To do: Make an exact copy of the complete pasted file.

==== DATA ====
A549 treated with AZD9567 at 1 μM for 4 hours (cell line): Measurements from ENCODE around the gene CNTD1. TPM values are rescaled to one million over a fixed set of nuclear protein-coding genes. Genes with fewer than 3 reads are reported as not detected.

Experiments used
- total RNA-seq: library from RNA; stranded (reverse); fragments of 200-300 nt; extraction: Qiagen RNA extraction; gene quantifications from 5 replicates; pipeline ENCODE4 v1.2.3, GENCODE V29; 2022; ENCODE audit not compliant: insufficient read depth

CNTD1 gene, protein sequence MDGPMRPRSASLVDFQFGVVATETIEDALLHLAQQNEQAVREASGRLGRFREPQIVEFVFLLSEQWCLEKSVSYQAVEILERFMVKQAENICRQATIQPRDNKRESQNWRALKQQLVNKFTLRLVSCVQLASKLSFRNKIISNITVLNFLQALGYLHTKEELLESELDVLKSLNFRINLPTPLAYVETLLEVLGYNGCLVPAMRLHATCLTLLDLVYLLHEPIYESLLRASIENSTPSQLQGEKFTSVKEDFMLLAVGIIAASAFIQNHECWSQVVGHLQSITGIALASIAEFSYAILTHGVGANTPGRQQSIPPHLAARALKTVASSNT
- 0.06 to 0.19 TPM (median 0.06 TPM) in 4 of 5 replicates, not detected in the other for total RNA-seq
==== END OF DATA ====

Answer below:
A549 treated with AZD9567 at 1 μM for 4 hours (cell line): Measurements from ENCODE around the gene CNTD1. TPM values are rescaled to one million over a fixed set of nuclear protein-coding genes. Genes with fewer than 3 reads are reported as not detected.

Experiments used
- total RNA-seq: library from RNA; stranded (reverse); fragments of 200-300 nt; extraction: Qiagen RNA extraction; gene quantifications from 5 replicates; pipeline ENCODE4 v1.2.3, GENCODE V29; 2022; ENCODE audit not compliant: insufficient read depth

CNTD1 gene, protein sequence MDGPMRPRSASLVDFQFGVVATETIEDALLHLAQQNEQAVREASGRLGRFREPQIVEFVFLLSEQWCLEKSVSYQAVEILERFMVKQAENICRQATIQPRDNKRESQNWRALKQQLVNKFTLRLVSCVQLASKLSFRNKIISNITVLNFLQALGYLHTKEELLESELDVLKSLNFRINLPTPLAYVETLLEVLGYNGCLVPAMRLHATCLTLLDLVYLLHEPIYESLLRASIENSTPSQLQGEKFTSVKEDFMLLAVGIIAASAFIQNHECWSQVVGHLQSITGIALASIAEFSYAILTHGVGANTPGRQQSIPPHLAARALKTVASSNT
- 0.06 to 0.19 TPM (median 0.06 TPM) in 4 of 5 replicates, not detected in the other for total RNA-seq